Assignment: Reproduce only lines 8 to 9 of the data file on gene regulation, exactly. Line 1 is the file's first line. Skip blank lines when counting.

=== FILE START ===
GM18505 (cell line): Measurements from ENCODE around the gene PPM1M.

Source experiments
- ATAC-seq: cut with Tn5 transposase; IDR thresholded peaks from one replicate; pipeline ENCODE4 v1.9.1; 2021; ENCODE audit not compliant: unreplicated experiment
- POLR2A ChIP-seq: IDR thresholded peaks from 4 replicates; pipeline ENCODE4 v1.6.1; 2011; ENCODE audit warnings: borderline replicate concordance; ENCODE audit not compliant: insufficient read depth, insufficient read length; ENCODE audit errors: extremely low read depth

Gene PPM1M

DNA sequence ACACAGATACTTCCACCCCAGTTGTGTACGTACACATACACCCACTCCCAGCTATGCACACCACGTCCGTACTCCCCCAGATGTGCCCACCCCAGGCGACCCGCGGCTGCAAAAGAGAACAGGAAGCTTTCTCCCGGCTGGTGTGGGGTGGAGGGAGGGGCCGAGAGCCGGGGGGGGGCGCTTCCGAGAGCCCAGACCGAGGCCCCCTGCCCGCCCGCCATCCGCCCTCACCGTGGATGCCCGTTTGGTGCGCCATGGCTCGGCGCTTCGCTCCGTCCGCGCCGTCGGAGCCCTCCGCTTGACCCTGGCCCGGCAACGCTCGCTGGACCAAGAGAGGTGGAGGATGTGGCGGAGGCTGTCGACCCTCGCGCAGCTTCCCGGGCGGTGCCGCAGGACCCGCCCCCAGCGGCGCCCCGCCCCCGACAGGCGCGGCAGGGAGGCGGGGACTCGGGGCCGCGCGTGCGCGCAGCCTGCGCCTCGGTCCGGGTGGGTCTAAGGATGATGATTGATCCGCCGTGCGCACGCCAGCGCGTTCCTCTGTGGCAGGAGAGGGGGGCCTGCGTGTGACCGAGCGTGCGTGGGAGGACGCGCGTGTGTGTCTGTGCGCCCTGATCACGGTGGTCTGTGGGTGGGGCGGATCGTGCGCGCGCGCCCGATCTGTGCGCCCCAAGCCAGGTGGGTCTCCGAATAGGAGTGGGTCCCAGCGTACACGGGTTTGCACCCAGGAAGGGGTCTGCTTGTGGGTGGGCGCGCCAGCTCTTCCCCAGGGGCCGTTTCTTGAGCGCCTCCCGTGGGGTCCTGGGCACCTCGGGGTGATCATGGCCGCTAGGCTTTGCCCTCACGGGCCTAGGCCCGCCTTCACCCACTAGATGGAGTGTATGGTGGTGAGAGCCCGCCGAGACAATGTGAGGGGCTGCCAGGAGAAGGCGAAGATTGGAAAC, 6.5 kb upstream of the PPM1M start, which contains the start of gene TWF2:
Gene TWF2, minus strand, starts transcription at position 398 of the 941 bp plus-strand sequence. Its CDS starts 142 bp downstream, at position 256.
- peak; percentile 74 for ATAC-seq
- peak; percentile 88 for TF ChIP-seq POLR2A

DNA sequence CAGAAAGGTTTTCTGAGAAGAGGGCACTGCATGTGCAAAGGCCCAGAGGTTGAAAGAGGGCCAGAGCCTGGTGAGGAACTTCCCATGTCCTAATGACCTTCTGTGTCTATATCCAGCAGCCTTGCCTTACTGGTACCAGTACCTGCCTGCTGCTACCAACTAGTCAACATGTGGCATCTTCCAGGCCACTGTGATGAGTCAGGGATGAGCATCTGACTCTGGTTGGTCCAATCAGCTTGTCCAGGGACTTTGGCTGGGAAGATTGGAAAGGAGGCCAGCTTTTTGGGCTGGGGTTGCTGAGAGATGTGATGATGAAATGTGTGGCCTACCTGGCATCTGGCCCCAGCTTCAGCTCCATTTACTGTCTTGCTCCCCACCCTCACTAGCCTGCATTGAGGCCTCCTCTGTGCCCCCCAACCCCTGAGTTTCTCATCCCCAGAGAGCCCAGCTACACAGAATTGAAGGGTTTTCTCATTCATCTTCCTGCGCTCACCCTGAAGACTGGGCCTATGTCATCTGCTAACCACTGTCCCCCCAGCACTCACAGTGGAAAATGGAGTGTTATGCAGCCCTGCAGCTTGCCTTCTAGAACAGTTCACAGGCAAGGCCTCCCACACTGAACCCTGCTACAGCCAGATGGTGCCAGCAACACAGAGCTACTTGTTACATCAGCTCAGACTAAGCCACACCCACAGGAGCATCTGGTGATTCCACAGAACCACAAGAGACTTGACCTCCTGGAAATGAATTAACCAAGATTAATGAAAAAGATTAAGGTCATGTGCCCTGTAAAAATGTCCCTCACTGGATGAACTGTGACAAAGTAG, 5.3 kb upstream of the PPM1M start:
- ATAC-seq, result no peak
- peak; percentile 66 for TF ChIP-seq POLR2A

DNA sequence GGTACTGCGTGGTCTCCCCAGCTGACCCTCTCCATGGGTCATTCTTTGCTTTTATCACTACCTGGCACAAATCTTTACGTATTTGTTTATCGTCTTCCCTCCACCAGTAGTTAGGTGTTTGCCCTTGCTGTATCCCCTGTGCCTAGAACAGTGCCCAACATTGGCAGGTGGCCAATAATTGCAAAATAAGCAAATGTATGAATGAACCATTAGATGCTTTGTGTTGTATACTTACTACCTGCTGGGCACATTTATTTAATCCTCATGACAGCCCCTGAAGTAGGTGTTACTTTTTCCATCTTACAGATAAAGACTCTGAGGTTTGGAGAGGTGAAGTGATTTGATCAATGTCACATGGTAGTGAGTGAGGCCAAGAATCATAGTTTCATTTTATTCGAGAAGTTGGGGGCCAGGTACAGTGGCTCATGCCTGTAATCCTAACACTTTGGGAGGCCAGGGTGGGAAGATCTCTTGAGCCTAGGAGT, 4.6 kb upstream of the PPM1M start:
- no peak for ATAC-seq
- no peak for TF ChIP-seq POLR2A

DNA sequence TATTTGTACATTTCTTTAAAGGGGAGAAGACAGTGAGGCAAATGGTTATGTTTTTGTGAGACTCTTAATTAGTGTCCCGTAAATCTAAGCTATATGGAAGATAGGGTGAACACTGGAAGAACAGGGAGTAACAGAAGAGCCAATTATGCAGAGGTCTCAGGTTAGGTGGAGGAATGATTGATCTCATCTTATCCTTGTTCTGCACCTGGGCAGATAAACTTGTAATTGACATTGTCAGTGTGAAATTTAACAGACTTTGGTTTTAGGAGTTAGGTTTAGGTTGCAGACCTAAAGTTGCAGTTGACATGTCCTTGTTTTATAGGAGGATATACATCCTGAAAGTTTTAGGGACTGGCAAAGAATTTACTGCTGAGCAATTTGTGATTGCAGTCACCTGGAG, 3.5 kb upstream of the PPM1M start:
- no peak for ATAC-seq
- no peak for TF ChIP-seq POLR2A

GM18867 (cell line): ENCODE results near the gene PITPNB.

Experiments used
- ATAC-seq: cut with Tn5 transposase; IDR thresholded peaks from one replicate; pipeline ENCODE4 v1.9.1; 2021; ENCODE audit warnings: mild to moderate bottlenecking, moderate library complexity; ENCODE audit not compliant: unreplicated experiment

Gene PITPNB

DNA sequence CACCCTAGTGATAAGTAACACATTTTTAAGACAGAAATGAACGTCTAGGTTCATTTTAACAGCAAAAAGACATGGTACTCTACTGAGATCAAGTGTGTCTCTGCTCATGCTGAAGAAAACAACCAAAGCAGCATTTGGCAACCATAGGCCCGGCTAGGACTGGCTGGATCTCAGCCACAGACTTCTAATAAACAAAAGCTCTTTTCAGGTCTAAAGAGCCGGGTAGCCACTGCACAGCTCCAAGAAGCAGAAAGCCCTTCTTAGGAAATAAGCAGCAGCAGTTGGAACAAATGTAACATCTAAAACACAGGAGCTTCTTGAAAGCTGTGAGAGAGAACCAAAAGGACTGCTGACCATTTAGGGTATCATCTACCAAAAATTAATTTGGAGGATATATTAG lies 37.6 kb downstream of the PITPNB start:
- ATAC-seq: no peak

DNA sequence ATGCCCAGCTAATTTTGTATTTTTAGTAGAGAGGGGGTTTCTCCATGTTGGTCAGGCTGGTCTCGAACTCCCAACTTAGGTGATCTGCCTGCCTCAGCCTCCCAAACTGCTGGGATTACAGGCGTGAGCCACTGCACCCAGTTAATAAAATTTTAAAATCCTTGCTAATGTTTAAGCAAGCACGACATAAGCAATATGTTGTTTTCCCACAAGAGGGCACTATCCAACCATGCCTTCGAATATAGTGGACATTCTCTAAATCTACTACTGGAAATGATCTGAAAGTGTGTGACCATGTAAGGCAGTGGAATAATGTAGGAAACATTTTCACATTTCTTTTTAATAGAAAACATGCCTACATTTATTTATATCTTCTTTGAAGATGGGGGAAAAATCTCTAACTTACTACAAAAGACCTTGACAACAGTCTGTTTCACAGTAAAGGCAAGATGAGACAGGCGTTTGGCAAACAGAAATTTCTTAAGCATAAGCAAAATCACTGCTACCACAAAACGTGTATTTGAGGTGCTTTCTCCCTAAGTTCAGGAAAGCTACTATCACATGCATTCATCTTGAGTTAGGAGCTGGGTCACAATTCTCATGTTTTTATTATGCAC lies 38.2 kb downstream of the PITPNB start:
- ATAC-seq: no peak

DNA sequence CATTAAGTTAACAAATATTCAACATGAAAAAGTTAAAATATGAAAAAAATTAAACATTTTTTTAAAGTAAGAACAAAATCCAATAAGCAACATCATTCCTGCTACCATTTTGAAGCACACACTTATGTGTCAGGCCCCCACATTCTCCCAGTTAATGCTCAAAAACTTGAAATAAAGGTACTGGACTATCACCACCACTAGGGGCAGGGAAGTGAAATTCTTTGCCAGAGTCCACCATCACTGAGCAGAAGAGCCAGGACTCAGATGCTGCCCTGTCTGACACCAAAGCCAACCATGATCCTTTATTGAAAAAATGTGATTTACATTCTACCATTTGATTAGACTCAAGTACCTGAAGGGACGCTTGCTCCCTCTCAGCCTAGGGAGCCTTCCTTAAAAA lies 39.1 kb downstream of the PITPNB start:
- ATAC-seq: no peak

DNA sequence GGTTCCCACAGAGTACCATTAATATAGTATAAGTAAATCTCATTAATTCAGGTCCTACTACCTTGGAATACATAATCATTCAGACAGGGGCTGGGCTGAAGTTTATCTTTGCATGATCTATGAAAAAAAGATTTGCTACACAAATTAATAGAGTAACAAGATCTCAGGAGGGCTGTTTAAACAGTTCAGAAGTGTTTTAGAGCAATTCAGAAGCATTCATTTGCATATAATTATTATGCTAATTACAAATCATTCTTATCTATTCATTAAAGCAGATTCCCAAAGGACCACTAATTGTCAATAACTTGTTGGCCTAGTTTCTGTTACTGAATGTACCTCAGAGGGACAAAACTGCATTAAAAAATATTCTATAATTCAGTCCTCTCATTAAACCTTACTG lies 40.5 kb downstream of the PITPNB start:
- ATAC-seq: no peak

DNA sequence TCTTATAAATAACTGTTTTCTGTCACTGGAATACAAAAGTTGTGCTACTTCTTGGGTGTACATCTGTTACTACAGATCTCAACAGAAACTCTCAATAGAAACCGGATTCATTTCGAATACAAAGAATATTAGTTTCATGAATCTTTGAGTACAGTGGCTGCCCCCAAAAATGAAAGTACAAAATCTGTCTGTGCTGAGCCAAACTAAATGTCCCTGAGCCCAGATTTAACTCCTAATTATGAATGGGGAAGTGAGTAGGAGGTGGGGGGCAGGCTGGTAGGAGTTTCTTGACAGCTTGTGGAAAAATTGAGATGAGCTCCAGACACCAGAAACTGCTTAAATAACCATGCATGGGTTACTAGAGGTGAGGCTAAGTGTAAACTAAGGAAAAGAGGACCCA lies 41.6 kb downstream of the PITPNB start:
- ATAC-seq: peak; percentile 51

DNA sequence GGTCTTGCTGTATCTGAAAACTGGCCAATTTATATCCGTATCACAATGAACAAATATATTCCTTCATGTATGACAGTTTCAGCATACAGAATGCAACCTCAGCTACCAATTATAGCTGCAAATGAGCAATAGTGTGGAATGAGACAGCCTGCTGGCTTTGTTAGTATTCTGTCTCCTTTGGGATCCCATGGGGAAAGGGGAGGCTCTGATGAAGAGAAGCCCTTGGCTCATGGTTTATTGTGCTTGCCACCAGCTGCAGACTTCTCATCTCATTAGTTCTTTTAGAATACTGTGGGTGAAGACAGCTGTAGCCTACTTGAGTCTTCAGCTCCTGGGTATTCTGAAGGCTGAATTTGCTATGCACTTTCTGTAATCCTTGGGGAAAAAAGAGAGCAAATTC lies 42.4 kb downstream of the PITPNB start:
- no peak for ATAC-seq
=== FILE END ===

- peak; percentile 74 for ATAC-seq
- peak; percentile 88 for TF ChIP-seq POLR2A